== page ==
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All photos by Robin Hagy.

 FEATURED PHOTO: Kera Brichetto and one of her prized Scottish Highlanders.

The sight of shaggy, miniature Scottish Highland cows grazing on high grass causes daily traffic jams near Oakdale, California, and an unexpected bright spot in the bleak Covid-19 era.

Two enterprising women ranchers discovered more people are homesteading or working from home now, and the cute, little cows can be great additions for breeding stock and pets.

Olive stands stately at under 50″ hook height. 

If the creators of the Muppets had designed a cow it would likely resemble the Scottish Highland. Their short, shaggy stature, combined with a gentle disposition, make them an attractive alternative to standard cattle, especially for newbie hobby ranchers who are more interested in pasture pets than meat production.

Wooly looks on with interest.

“About a year ago, I had a serious growing interest in smaller bovine breeds and purchased two mini zebu (small cows) from Texas,” says LeeAna Brichetto.  “There are a few very niche cattle markets rolling through the US and I kept my eye on the fuzzy creatures, hoping to eventually land a few.”

Nellie leads her small herd through the lush grass.

 LeeAna and her sister-in-law Kera (Brichetto) began talking about the undiscovered and unbelievable market occurring and decided to venture into the Highland breed together. Other cows came from California, Oregon, and Wisconsin. 

The pair wanted everyone to be able to enjoy ‘a few cows in the pasture’ lifestyle.

The extended Brichetto family farms in the Central Valley with cherries, walnuts, almonds, and a cow/calf feedlot operation.  Kera has a husband, Joe, and son, and LeeAna has husband, John, and daughter.  Both Joe and John are cattlemen.

Lou sets the perfect profile of the Atypical Scottish Highland. 

“In our experience so far, the animals are lovely to raise, but not for their meat or milk,” Kera says. “Highlands are a slower-maturing breed of cattle and their shaggy coats make up for their lack of fat insulation, like what others breeds have.  Beneath all that soft hair, they are relatively leaner animals.”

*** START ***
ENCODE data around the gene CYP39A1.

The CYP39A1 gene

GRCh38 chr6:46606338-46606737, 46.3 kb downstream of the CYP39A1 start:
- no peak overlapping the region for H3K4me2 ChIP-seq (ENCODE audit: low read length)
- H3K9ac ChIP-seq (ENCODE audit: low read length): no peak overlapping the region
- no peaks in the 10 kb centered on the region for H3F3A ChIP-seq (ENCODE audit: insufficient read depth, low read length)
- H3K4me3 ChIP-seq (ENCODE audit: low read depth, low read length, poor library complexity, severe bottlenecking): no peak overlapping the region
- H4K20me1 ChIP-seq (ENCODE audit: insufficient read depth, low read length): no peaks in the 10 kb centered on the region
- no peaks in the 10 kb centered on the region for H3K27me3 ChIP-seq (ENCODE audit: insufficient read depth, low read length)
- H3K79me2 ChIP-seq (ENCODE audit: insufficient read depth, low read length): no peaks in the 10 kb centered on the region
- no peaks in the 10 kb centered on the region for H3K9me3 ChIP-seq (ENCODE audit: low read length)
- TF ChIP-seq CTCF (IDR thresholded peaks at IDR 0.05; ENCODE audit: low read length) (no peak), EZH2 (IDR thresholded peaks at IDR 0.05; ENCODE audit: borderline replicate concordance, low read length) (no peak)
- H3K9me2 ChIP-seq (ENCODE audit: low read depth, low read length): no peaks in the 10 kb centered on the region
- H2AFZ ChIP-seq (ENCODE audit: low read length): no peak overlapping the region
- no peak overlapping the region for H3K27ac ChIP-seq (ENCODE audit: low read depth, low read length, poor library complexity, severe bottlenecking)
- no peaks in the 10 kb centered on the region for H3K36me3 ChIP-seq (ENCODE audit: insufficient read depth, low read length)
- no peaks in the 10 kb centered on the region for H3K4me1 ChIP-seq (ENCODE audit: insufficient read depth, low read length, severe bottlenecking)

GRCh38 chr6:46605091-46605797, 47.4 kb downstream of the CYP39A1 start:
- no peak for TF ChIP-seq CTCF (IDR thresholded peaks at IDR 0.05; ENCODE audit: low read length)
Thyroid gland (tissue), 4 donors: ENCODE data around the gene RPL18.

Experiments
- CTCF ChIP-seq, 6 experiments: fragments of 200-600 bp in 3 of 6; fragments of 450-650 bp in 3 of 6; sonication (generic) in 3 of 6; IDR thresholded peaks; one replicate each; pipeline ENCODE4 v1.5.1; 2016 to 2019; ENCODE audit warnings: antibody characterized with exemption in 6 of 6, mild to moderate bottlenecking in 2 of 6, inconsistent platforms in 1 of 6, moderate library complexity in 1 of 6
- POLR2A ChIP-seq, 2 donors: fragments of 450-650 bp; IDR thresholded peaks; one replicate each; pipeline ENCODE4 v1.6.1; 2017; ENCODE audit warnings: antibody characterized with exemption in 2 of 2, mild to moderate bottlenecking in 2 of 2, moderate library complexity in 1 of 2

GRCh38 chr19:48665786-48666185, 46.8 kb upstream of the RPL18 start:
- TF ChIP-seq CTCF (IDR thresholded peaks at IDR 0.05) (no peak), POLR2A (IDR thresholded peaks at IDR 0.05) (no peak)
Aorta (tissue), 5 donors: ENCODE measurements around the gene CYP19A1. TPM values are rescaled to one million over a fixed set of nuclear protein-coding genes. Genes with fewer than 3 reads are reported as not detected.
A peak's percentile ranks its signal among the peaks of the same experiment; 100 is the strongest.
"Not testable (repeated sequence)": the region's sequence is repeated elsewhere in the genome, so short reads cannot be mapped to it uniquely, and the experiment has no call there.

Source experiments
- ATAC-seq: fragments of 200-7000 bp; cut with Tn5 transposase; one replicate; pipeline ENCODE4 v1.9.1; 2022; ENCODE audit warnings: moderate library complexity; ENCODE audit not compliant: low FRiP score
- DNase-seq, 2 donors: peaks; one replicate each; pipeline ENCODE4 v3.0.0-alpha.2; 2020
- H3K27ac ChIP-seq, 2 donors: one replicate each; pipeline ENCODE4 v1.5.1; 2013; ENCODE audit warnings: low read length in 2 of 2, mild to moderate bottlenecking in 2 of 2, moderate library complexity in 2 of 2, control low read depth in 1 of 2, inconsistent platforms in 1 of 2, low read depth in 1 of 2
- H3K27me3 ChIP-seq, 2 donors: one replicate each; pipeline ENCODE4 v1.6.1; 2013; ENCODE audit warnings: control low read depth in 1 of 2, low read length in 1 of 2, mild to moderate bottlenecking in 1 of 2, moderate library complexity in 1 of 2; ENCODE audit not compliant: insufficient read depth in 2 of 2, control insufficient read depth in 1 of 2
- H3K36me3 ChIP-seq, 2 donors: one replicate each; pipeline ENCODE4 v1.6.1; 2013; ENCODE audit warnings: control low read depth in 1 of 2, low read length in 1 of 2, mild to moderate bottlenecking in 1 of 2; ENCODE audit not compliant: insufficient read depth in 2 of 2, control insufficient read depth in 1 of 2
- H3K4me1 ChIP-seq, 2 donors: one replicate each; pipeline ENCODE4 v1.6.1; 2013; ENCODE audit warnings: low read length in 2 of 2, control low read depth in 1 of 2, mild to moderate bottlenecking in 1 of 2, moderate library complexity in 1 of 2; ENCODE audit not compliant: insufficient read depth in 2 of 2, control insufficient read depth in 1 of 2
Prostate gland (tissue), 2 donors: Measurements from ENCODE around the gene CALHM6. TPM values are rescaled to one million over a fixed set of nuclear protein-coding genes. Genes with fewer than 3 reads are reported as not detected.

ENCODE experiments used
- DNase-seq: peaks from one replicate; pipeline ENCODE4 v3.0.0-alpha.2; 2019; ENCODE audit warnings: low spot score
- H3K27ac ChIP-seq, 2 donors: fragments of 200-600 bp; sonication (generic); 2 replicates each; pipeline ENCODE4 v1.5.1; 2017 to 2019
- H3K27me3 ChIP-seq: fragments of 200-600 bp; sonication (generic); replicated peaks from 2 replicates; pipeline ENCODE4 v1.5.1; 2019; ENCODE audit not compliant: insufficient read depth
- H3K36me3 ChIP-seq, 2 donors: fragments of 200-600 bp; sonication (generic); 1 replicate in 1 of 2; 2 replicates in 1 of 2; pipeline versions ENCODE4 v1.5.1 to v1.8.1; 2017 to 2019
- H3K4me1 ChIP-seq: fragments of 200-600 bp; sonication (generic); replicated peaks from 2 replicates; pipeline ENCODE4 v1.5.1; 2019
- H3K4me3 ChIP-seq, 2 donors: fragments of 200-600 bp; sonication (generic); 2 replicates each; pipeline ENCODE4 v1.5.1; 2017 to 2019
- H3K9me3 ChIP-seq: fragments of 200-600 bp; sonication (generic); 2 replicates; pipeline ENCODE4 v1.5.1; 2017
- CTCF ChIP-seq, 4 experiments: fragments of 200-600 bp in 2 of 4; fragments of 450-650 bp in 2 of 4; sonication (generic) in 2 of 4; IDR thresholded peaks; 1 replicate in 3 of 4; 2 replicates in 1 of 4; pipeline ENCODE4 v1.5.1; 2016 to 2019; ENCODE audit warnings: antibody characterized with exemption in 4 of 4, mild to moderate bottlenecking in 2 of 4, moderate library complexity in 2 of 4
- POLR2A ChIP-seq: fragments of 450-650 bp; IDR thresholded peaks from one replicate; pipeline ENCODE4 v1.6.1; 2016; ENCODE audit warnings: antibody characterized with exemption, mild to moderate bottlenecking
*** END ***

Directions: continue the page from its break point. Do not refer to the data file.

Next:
LeeAna Brichetto with a young Highland calf.

The Brichetto’s fold (Groups of Highlands are called folds, instead of herds) varies from cows that are 39” hook height to cows that are 50” hook height.  Part of the focus is to breed smaller framed Highlands.  They have two bulls that will decrease the frame height on some of the larger cows.  They are a rugged breed and will eat just about anything. 

The fold runs on about 50 acres of irrigated pasture with plenty of water, loose mineral, and Vitalick tubs.

Highland cattle are known for being easy to raise, docile and curious, and take longer to mature and to reproduce than other breeds.  However, the smaller Highlands live longer and can reproduce well into their teen years. 

“Since buying our first few Highlands near the end of last year, LeeAna and I have grown our fold to 20, have raised and sold a few calves, and have fall 2021 calves on their way,” Kera says.

“This is an incredibly rewarding hobby venture we have taken together and we look forward to growing our fold over the years,” LeeAna said. “It is a joy that others share an interest in these beautiful animals and we hope to continue sharing our experiences and growing knowledge with our community.”